Already we had been hearing positive economic news about summer tourism and sales tax revenues in Manitou Springs, helping the town of 5,000 residents strengthen its business climate and its ability to deal with fire and flood mitigation costs.
Now comes another headline, one that has to reverberate across El Paso County.
On July 31, Maggie’s Farm opened the county’s first recreational marijuana store on the east side of Manitou. Last week, with a vote looming on whether to allow recreational sales to continue in Manitou, Maggie’s Farm owner Bill Conkling confirmed his business had paid more than $223,000 in taxes to Manitou’s city government in just two months.
With Manitou receiving a little more than 10 percent of the total revenue, that means Maggie’s Farm had about $2.25 million in sales for August and September. That’s right, more than $1 million a month.
Obviously, having the first recreational marijuana store in El Paso County makes a difference. Manitou has been the only city in the county to approve recreational sales, as the Colorado Springs City Council nixed the idea despite the city’s voters saying yes to Amendment 64 by a clear margin. Denver, Pueblo, Aurora, Salida, Steamboat Springs, Breckenridge, Glenwood Springs and Leadville are among the other cities licensing retail stores.
There was more news from Manitou’s mayor, Marc Snyder, concerning the widespread concern over how his city might face new problems as a result of retail marijuana. Instead, Snyder said the side-effects of Maggie’s Farm have been all positive.
Given Palmer Lake’s proximity to Douglas County, it suddenly could realize the same kind of windfall.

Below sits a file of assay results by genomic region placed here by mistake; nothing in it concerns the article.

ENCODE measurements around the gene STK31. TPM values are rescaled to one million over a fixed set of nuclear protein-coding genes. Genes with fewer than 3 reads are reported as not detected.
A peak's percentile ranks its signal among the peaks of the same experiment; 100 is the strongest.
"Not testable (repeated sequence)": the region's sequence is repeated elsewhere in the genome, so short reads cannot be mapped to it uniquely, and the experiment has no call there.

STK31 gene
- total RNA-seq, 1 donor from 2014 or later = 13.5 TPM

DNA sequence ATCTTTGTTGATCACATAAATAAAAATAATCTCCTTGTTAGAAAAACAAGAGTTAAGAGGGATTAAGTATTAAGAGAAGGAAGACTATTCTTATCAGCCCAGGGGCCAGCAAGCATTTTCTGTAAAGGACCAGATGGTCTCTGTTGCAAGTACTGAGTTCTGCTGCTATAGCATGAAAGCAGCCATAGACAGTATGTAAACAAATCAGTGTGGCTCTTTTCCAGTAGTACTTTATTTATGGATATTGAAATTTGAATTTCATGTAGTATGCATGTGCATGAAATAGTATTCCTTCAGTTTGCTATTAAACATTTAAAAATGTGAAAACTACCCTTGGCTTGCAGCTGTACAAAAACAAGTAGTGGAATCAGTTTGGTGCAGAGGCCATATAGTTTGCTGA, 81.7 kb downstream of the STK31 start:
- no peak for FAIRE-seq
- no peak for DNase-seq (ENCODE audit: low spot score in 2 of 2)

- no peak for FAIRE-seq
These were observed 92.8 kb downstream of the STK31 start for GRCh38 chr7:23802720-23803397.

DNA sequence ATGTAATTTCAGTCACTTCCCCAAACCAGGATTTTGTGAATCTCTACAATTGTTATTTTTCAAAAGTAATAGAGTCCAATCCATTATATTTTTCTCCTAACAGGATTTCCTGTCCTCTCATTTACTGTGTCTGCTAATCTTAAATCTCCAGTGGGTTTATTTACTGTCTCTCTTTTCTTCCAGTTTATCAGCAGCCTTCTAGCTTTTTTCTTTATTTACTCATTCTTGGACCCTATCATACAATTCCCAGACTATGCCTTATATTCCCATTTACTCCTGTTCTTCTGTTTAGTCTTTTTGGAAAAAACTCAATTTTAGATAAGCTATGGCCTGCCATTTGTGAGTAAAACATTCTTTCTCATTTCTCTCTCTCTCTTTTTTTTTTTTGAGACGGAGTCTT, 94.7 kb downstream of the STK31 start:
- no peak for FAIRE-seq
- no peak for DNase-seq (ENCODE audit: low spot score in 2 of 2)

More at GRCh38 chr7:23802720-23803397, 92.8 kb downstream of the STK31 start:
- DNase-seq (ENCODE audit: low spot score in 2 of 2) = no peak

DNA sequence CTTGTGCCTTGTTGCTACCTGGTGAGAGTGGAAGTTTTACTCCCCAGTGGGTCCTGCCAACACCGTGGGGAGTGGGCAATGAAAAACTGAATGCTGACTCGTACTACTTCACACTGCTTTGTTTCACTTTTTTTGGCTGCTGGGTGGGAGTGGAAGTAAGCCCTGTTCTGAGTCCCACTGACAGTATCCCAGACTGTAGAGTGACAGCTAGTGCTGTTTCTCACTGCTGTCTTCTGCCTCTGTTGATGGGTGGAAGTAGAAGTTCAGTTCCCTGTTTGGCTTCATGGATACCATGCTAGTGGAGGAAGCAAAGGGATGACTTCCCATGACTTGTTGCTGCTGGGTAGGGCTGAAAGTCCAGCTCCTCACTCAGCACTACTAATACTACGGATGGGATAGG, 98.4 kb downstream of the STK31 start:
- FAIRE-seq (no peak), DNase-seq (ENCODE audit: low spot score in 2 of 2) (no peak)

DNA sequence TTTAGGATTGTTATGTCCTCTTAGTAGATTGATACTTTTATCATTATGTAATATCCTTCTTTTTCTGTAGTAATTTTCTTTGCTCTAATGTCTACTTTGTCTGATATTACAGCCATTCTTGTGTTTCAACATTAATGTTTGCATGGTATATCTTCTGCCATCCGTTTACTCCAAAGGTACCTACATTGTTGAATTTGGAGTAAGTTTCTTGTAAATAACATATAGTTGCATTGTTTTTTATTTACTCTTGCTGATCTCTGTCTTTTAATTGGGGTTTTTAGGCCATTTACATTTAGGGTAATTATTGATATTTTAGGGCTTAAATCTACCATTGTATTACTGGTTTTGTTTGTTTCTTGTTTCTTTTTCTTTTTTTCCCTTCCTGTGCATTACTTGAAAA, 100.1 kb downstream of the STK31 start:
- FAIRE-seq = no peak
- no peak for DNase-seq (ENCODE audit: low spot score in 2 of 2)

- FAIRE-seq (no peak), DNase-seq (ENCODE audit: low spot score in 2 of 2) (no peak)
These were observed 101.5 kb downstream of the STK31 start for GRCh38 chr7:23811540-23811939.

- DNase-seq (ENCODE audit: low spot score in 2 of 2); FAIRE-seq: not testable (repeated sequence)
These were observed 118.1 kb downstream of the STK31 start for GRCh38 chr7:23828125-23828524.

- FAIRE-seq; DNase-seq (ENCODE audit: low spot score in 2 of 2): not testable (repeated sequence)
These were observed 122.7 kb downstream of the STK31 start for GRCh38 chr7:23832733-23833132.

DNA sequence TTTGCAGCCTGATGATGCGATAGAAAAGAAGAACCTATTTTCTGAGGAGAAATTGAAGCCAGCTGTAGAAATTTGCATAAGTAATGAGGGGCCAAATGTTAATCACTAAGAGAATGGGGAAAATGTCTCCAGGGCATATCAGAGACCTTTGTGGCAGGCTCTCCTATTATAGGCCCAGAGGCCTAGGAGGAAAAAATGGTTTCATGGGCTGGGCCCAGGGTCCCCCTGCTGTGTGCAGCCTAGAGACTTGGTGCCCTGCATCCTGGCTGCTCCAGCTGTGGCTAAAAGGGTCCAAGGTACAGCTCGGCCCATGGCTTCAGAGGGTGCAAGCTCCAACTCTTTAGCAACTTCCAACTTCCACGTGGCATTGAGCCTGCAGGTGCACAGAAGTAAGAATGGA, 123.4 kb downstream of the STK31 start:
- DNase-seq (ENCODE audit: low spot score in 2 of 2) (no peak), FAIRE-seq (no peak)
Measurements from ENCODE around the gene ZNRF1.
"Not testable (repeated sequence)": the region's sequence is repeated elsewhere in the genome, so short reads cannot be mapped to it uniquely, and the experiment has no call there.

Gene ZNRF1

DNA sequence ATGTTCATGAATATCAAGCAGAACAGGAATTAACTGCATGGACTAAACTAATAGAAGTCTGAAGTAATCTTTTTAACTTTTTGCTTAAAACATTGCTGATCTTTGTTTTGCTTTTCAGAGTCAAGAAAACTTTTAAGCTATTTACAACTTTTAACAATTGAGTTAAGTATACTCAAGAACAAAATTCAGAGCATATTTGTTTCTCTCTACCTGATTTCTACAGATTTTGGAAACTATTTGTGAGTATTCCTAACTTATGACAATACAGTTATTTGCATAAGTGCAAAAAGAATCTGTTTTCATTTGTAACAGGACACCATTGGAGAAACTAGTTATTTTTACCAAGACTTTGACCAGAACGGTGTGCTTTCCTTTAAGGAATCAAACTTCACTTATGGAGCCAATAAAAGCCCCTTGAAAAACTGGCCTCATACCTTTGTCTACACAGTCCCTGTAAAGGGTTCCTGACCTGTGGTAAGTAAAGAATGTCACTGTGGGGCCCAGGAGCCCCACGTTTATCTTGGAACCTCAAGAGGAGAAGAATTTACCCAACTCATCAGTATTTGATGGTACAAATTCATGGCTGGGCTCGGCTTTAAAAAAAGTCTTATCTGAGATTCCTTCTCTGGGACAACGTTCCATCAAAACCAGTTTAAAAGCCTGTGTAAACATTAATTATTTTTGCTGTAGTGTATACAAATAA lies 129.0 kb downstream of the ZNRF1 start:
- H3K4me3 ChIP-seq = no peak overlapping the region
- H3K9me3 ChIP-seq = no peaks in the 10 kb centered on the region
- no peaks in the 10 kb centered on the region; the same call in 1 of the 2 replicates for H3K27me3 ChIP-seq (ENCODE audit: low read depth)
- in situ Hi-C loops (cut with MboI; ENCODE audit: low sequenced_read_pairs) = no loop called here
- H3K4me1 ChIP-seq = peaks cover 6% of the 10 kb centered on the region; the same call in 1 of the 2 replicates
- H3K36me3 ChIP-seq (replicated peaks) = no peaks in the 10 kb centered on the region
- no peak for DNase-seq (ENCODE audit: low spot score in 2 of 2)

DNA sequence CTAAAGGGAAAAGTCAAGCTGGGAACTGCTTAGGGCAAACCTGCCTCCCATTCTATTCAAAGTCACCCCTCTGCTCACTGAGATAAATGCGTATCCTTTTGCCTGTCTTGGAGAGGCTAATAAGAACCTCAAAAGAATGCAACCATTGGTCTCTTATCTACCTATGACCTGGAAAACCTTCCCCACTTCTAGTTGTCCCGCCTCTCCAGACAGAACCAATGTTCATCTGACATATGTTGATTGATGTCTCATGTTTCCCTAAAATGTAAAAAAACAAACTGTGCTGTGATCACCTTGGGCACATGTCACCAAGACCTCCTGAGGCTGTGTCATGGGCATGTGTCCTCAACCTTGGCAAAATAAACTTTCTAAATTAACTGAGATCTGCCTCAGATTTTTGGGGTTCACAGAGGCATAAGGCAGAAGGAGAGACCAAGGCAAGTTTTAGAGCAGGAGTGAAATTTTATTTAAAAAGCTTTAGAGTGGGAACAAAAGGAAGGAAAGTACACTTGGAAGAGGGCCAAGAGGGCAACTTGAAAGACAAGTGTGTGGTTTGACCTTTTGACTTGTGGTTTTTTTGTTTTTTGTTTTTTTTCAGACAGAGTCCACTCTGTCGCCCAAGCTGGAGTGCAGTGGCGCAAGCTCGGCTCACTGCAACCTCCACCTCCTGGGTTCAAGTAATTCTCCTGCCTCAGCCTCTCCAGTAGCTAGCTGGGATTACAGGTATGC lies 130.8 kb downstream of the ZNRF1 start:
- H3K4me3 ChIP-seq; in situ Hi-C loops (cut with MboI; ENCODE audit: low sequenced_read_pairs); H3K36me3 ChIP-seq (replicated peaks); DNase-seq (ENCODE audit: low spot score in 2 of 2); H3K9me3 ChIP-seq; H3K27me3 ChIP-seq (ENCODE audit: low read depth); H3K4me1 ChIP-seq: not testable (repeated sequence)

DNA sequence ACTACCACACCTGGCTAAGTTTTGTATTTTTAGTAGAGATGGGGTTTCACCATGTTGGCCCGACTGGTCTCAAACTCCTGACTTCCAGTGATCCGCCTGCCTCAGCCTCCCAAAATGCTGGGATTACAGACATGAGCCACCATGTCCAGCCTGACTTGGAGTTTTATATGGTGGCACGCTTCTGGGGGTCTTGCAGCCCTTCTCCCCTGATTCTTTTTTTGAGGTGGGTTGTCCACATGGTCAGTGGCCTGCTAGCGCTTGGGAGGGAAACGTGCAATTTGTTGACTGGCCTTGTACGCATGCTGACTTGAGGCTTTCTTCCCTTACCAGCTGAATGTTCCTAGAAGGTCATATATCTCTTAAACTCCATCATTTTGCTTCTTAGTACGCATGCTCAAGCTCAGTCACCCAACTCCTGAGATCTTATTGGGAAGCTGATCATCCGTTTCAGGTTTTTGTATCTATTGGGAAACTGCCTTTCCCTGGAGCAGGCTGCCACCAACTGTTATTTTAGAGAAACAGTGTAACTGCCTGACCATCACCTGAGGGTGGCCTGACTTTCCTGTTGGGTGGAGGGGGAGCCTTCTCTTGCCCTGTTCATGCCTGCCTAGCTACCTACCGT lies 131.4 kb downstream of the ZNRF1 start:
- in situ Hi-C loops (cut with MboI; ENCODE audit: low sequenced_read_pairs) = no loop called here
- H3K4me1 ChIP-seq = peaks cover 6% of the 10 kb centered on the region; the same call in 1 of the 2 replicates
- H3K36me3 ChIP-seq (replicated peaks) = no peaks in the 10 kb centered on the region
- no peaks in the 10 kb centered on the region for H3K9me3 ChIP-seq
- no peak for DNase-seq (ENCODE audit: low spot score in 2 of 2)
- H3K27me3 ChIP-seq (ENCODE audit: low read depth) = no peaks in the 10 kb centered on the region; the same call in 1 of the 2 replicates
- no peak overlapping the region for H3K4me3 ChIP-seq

[/pullquote]In an op-ed column for the Pikes Peak Bulletin, Snyder said, “We now have some marijuana-related crime statistics to consider. Compared to the same months in 2013, August and September in 2014, since the store has opened, show a 16.7 percent decrease in calls for service and a 45 percent decrease in arrests. Police report a significant decline in black market drug activity in the area. … There has been no decline in tourism visits to Manitou Springs. In fact, many lodging, dining and other businesses anecdotally report a healthy increase in activity for August and September this year.”
Still, the now-ongoing election (all registered voters should have received their mail ballots Tuesday or Wednesday) could change everything.
Opponents to retail marijuana went the petition route and put a measure on Manitou’s ballot (called 2G) to prohibit recreational sales. If 2G passes, Maggie’s Farm would have the option of continuing legally in the same location as a medical marijuana dispensary or closing. But it’s safe to say most of Manitou’s $100,000-plus a month windfall in taxes would vanish.
And much of that money might go to Palmer Lake, which is voting in this same election whether to allow recreational marijuana within its boundaries on the county’s north edge. Given Palmer Lake’s proximity to Douglas County, which has no recreational stores, it suddenly could realize the same kind of windfall as Manitou.
Observers say both of those votes, in Manitou and Palmer Lake, will be close. But if one store in one corner of the metro area can pull $2.25 million of revenue in two months, with early reports indicating no negative impact on public safety, it’s safe to assume others will want some of that pie.
In other words, don’t be surprised to see a petition drive for a ballot issue in Colorado Springs next April.